The first six images are guaranteed to be displayed regardless of platform and should be prioritized. The number of images displayed varies depending on whether you’re viewing on desktop or mobile and what category the product is in. Stick to a strategy and make sure to fill all the spots to appeal to A9.




At the end of your image stack is a slot for a video. Shoppers who watch videos are 3.6x more likely to purchase than shoppers who don’t so make it count. How you should use the space really depends on your product and what message you’re trying to get across. You might need to show a customer how to measure their dog. Or what kind of lifestyle they can achieve with your supplement.

Our research shows that videos should be 30-45 seconds long and show the product within the first 5 seconds.



Shoppers look to the title to find out what your product is and to decide if they want to find out more. First and foremost, the title should be short and easy to read. It should include the brand name, the product name, what the product is (which generally includes 1-2 of the most relevant keywords), and any variation information at the end.

The first 50 characters should contain the most pertinent information since titles are cut at that length on mobile. Titles should not be stuffed with keywords in an attempt to rank higher — all copy on the listing (including backend SEO) is weighed equally by A9.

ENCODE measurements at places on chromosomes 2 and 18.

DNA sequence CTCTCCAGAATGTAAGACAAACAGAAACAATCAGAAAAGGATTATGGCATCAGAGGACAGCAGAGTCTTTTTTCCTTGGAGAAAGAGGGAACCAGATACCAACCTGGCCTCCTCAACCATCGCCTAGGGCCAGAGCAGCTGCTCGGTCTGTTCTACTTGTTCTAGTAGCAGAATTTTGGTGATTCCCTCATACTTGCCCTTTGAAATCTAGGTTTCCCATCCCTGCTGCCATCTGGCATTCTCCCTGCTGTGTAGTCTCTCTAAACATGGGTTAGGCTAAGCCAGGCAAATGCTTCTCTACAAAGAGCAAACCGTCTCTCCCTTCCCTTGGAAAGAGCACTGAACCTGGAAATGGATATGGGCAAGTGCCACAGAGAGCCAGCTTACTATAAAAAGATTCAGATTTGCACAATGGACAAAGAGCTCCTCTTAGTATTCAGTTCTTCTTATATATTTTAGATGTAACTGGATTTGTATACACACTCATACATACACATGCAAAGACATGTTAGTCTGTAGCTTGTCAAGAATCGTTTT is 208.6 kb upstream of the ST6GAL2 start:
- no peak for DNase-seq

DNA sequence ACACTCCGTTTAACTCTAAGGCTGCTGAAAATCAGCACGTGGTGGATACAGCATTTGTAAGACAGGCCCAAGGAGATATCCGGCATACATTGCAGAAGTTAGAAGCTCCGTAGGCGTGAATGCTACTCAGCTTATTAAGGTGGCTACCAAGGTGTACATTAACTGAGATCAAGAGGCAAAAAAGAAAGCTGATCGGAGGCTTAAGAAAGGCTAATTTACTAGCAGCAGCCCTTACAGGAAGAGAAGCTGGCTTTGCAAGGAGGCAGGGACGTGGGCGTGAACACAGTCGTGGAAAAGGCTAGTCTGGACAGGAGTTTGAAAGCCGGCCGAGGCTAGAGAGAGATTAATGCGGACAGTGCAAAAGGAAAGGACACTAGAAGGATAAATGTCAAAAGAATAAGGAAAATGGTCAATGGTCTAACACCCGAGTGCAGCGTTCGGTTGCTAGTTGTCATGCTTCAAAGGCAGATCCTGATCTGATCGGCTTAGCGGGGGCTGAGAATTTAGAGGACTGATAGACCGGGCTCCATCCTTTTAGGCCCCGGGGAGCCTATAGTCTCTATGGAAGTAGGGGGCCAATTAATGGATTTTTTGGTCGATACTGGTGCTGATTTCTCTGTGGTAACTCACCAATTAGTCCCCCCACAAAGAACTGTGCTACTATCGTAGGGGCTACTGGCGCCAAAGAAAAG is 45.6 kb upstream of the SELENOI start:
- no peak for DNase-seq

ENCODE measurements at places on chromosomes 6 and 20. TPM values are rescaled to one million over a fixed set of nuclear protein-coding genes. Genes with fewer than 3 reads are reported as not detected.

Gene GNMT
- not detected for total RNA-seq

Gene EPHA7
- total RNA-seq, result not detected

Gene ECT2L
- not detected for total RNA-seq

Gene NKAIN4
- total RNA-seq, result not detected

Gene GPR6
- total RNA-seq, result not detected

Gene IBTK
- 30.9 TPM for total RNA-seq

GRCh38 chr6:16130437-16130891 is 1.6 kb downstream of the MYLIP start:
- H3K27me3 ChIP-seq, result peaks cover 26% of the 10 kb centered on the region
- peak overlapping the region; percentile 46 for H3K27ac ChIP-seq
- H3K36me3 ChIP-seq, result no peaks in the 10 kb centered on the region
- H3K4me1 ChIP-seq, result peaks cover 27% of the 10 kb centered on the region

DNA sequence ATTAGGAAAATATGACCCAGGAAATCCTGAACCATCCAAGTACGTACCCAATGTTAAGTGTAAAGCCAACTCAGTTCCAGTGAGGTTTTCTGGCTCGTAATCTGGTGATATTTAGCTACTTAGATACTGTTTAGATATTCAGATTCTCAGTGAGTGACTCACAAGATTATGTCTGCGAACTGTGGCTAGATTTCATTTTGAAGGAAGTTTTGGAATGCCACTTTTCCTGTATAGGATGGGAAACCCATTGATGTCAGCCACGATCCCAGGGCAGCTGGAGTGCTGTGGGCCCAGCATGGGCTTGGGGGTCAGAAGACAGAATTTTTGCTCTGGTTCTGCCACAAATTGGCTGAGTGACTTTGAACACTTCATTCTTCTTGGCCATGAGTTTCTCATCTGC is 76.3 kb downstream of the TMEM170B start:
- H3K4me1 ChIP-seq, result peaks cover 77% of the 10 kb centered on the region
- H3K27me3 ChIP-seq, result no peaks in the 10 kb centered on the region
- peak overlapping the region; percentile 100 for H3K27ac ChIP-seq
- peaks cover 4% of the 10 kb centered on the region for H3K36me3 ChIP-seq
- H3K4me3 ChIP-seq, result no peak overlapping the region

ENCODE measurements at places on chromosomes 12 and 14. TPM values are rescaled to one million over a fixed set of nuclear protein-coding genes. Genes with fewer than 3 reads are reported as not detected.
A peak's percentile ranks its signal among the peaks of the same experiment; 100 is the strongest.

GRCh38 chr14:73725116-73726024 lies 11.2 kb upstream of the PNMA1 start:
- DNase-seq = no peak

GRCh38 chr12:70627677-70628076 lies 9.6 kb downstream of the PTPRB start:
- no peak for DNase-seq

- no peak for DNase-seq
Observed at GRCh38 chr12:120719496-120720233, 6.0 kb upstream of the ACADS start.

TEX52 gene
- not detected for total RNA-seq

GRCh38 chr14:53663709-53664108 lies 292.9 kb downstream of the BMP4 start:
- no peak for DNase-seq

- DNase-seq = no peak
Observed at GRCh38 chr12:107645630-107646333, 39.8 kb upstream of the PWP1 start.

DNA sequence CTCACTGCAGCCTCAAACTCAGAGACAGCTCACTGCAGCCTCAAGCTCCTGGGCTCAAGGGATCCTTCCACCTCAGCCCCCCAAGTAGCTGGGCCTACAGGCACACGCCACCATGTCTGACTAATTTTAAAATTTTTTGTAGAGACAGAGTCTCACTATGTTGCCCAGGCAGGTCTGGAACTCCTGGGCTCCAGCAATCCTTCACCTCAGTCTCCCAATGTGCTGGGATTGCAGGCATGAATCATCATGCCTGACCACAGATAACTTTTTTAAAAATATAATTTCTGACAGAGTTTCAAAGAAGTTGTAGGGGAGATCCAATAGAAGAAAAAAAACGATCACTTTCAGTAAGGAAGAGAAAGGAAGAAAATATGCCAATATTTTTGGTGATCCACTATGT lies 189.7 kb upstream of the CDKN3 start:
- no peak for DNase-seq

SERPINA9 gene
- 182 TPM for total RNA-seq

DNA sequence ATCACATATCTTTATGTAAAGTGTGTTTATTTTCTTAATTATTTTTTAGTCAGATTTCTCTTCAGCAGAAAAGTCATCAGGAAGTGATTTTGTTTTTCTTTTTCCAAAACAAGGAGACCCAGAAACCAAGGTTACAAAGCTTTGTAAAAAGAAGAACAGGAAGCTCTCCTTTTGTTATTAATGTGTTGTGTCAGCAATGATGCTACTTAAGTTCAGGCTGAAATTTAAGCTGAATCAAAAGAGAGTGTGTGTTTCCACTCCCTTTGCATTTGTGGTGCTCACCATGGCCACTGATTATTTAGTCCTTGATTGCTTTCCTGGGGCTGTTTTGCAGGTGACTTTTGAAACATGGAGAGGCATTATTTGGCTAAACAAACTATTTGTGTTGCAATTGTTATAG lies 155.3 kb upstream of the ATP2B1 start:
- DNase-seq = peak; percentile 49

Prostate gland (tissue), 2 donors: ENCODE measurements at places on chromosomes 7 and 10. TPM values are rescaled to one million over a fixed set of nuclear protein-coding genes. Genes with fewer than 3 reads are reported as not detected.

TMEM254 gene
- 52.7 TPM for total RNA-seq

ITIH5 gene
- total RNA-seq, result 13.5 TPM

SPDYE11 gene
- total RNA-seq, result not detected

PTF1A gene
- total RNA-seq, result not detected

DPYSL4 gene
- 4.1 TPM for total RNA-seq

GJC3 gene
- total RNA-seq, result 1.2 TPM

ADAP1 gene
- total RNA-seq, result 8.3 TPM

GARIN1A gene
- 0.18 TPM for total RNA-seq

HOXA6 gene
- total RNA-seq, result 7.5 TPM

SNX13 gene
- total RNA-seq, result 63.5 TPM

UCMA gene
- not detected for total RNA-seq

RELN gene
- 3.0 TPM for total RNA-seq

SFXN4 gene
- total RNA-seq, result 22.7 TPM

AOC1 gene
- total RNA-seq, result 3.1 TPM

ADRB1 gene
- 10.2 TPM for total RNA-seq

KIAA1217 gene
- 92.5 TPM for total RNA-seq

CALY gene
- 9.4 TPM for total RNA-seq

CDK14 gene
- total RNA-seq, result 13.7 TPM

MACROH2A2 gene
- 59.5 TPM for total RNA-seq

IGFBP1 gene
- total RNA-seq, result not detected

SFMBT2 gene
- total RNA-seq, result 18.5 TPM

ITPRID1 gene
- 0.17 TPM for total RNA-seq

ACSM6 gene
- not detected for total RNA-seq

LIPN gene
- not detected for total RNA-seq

Feature points

At this point, customers wanting for more information will look to the feature points. Your feature points should be relatively short (under 200 characters), highly skimmable, contain high-ranking keywords, and deliver your product’s details to the shopper without making them do a lot of reading. We like to keep it simple, dedicating each feature point to one main idea about the product.

Depending on the category and platform, customers may only see the first three feature points — the last two are sometimes hidden behind a “read more” button. Prioritize the most important information in your first three.